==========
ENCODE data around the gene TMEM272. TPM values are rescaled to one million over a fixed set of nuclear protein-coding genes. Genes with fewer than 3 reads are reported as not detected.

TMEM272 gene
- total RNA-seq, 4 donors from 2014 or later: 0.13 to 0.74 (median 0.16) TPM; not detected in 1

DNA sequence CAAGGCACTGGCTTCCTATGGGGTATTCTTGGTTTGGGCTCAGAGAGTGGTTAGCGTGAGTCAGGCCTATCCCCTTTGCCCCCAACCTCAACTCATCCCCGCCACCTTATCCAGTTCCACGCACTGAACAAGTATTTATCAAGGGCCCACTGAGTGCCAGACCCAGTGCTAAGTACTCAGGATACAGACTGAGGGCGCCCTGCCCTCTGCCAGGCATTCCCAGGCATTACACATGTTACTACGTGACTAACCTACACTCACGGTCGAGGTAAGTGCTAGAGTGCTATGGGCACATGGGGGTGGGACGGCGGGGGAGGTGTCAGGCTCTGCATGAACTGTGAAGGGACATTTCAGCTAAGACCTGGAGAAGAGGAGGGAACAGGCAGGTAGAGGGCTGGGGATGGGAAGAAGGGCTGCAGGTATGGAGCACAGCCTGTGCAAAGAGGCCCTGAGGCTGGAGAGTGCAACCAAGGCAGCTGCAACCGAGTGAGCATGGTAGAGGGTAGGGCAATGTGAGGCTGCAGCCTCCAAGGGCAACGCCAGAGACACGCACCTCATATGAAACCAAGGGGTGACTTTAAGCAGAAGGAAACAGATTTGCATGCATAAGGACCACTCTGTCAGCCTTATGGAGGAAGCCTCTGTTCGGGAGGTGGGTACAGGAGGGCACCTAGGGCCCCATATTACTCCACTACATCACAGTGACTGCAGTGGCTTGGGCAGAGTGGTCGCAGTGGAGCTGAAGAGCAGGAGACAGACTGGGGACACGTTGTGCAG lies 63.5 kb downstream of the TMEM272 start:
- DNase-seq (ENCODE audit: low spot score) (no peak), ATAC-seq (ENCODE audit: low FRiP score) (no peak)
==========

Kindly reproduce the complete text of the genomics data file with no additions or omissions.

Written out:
ENCODE data around the gene TMEM272. TPM values are rescaled to one million over a fixed set of nuclear protein-coding genes. Genes with fewer than 3 reads are reported as not detected.

TMEM272 gene
- total RNA-seq, 4 donors from 2014 or later: 0.13 to 0.74 (median 0.16) TPM; not detected in 1

DNA sequence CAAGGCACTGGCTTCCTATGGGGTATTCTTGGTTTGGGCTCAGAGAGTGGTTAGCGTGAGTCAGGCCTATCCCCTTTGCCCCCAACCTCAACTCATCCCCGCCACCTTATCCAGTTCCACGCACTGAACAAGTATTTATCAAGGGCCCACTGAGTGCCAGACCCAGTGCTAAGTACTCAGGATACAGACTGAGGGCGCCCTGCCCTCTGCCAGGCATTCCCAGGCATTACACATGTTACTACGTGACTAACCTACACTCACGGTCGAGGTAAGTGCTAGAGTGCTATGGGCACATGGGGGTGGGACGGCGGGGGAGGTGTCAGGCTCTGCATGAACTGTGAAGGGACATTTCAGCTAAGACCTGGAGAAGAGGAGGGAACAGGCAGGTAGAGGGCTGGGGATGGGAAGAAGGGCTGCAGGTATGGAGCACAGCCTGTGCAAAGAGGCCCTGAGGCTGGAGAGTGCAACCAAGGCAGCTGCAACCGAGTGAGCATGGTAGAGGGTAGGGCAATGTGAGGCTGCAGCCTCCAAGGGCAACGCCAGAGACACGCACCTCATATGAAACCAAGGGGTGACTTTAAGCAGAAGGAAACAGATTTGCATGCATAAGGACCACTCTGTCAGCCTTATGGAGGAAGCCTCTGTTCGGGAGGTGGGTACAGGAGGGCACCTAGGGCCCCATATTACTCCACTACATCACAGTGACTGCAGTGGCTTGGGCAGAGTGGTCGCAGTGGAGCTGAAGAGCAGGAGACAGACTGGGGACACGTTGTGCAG lies 63.5 kb downstream of the TMEM272 start:
- DNase-seq (ENCODE audit: low spot score) (no peak), ATAC-seq (ENCODE audit: low FRiP score) (no peak)